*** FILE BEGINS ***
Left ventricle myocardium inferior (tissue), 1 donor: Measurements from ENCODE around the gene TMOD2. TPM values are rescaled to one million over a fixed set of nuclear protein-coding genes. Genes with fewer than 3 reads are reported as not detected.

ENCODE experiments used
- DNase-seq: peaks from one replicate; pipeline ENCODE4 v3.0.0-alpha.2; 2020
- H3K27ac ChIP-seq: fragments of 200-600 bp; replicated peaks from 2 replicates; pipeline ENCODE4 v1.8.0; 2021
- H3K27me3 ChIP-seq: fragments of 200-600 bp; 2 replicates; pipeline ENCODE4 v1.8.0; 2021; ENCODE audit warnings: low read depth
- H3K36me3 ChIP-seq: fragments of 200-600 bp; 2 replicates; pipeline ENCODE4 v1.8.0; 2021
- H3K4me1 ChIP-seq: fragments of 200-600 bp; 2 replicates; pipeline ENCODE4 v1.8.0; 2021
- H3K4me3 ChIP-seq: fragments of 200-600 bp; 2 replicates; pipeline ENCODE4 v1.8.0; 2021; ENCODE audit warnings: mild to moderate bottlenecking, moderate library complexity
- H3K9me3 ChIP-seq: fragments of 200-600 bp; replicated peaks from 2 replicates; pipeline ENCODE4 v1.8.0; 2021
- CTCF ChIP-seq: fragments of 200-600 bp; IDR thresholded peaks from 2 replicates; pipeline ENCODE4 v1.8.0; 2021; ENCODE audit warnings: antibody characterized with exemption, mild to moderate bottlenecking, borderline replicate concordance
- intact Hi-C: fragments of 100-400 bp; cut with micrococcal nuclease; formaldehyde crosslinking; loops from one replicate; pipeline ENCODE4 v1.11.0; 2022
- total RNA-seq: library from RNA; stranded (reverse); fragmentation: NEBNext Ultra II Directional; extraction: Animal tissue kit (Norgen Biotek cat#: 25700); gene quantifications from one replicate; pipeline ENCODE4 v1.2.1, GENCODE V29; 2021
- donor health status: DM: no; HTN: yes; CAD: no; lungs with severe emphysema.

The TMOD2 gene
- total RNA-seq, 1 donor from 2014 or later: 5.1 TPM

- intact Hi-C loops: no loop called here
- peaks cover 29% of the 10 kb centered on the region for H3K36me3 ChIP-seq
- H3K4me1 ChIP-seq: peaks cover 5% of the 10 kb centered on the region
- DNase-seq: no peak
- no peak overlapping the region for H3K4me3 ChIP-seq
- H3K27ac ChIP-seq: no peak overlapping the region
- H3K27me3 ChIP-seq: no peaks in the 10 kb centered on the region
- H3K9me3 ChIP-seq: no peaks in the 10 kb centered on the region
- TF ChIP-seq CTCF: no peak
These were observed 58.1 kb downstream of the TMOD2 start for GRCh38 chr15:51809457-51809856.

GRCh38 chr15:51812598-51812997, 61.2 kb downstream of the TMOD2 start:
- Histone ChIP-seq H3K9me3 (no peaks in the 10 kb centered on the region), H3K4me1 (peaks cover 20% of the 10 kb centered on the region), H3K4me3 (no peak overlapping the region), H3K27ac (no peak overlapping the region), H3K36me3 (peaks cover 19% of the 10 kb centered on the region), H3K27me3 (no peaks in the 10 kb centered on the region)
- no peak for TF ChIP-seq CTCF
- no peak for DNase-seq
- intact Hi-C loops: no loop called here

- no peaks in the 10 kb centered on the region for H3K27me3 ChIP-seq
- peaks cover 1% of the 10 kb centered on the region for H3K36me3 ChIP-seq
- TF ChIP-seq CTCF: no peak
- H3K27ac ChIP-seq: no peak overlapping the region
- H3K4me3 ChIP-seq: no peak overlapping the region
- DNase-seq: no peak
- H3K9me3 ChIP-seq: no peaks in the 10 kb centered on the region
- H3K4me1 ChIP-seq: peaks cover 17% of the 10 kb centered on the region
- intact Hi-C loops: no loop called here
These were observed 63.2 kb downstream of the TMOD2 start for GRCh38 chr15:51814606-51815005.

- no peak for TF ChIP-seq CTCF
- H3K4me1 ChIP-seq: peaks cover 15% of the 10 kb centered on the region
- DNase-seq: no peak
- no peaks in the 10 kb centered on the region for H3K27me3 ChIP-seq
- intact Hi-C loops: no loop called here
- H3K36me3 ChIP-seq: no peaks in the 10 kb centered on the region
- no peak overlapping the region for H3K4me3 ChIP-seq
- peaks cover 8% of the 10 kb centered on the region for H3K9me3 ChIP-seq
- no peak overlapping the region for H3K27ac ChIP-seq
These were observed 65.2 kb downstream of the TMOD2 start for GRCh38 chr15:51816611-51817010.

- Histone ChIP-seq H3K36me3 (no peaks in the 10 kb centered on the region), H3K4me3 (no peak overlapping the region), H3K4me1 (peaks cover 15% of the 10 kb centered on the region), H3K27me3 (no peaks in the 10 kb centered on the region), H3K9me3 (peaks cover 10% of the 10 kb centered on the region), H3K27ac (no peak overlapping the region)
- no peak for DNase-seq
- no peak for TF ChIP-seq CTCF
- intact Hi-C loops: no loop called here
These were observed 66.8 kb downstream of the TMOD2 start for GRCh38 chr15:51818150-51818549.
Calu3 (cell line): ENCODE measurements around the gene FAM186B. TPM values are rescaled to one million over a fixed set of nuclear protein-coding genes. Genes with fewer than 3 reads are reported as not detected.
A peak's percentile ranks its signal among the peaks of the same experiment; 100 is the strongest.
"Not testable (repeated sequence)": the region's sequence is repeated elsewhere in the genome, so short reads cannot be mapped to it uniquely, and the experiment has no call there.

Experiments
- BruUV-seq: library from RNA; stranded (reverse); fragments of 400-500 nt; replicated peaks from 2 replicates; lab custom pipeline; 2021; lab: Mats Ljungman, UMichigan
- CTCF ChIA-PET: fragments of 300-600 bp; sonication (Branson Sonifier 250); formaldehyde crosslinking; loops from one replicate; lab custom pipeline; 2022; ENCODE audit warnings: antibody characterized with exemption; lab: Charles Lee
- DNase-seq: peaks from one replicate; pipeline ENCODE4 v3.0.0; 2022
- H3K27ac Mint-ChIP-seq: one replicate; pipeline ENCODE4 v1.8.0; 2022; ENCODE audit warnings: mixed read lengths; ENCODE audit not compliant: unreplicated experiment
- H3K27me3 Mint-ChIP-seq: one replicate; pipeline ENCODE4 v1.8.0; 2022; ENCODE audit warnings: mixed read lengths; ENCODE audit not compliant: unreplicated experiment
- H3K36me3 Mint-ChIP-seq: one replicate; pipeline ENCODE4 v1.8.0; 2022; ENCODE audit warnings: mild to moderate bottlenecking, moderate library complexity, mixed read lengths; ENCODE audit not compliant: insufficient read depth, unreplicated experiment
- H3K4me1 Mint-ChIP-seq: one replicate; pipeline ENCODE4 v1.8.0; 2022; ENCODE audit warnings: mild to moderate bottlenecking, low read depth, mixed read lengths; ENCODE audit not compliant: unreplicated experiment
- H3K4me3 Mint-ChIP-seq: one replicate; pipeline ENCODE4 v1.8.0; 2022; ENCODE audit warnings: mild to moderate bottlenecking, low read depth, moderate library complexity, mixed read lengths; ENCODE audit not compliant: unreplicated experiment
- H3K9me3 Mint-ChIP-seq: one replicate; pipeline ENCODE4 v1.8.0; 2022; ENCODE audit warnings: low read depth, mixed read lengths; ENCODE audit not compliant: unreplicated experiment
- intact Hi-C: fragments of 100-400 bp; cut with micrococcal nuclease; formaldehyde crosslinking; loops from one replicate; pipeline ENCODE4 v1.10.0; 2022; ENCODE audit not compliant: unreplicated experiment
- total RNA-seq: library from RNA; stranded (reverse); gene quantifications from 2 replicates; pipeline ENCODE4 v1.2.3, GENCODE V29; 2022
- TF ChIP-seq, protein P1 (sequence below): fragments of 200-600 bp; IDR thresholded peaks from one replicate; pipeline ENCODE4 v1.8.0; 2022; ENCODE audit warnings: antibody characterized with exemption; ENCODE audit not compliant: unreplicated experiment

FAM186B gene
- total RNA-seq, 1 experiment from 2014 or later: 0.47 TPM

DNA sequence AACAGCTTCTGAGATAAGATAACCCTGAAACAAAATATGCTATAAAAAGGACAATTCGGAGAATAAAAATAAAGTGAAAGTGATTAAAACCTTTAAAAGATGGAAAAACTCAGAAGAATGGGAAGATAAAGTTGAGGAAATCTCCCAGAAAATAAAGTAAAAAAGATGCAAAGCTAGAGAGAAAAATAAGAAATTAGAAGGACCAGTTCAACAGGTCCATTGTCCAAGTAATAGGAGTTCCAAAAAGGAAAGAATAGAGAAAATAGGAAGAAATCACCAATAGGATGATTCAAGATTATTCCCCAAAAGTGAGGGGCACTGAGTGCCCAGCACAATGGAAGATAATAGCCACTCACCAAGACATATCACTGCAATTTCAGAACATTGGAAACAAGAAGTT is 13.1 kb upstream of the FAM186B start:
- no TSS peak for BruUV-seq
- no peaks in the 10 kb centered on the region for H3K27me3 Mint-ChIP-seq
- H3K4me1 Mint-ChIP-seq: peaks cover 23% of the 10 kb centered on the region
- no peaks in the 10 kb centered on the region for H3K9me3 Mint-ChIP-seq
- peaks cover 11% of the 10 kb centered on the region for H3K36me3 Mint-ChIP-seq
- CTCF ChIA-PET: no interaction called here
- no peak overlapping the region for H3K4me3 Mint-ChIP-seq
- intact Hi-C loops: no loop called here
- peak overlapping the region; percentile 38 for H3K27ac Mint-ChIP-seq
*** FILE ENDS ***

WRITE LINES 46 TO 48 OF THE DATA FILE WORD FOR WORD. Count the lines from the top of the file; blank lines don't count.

- H3K36me3 ChIP-seq: no peaks in the 10 kb centered on the region
- no peak overlapping the region for H3K4me3 ChIP-seq
- peaks cover 8% of the 10 kb centered on the region for H3K9me3 ChIP-seq